Google has unveiled Bard, an AI chatbot designed to compete with OpenAI’s ChatGPT and Microsoft’s chatbot in their Bing search engine.
In a blog post, Google describes Bard as an early AI experiment to enhance productivity, accelerate ideas, and foster curiosity.
You can use Bard to get tips, explanations, or creative assistance in tasks such as outlining blog posts.
With Bard, Google aims to solidify its presence in the AI chatbot space while maintaining its dominance in the search engine market.
Bard’s Technical Details
Bard is powered by a research large language model (LLM) – a lightweight and optimized version of LaMDA.
It will be updated with more advanced models over time. As more people use LLMs, they become better at predicting helpful responses.
Bard is designed as a complementary experience to Google Search, allowing users to check its responses or explore sources across the web.
Operating as a standalone webpage, Bard consists of a singular question box instead of being integrated into Google’s search engine.
This strategic move is to adopt new AI technology while preserving the profitability of its search engine business.
Cautious Rollout Amid Unpredictability Concerns
Google’s cautious approach to Bard’s release is in response to the concerns over unpredictable and sometimes unreliable chatbot technology, as demonstrated by competitors.
Google recognizes LLMs can sometimes produce biased, misleading, or false information.
To mitigate these issues, Google allows you to choose from a few drafts of Bard’s response.
You can continue collaborating with Bard by asking follow-up questions or requesting alternative answers.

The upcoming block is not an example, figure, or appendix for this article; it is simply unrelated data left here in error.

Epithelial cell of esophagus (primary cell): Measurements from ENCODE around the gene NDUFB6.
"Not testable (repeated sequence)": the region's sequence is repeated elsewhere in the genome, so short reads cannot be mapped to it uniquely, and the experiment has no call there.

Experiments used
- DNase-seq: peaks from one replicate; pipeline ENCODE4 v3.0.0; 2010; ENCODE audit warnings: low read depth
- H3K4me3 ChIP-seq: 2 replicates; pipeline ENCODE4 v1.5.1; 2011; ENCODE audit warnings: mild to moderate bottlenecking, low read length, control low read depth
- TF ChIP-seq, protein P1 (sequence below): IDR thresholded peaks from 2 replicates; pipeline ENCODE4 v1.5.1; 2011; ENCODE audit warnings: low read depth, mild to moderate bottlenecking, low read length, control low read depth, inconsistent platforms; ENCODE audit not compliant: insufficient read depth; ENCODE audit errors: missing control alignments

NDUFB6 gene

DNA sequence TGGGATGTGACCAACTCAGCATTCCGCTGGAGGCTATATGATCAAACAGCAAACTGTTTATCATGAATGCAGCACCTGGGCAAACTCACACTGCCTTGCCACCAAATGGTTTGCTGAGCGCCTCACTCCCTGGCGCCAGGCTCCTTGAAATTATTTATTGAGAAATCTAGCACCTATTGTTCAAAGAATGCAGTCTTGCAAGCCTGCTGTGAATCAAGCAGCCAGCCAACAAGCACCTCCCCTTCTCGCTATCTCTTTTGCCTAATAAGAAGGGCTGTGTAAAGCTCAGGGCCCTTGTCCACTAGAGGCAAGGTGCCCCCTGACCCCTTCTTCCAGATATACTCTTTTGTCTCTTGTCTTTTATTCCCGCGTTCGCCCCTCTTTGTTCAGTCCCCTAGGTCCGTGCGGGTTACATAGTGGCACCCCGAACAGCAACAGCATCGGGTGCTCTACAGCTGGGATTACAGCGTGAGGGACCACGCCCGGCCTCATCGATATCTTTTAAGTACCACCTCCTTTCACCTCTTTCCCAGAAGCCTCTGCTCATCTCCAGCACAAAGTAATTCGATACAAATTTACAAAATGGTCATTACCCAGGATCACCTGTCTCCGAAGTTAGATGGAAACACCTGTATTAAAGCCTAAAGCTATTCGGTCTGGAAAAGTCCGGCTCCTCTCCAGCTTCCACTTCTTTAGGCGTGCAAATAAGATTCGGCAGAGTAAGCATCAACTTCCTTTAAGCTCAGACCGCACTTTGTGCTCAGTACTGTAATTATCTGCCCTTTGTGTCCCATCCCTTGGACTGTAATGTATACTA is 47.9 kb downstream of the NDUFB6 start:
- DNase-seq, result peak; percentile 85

Google’s Race to Ship AI Products
Since OpenAI’s release of ChatGPT and Microsoft’s introduction of chatbot technology in Bing, Google has prioritized AI as its central focus.
The company’s internal teams, including AI safety researchers, are working collaboratively to accelerate approval for a range of new AI products.
Google’s work on Bard is guided by its AI Principles, focusing on quality and safety.
The company uses human feedback and evaluation to enhance its systems. It has implemented guardrails, such as capping the number of exchanges in a dialogue, to keep interactions helpful and on-topic.
In Development Since 2015
Google has been developing the technology behind Bard since 2015.
However, similar to OpenAI and Microsoft’s chatbots, Bard has not been released to a broader audience due to concerns about generating untrustworthy information and potential biases against certain groups.
Google acknowledges these issues and aims to bring Bard to market responsibly.
You can sign up to try Bard at Bard.google.com.
Access is initially rolling out in the US and UK, with plans to expand to more countries and languages over time. It’s possible to get around the limited rollout with a VPN.
Google requires users to have a Gmail address to sign up and doesn’t accept Google Workspace email accounts.
Sources: Google, The New York Times
Featured Image: Muhammad S0hail/Shutterstock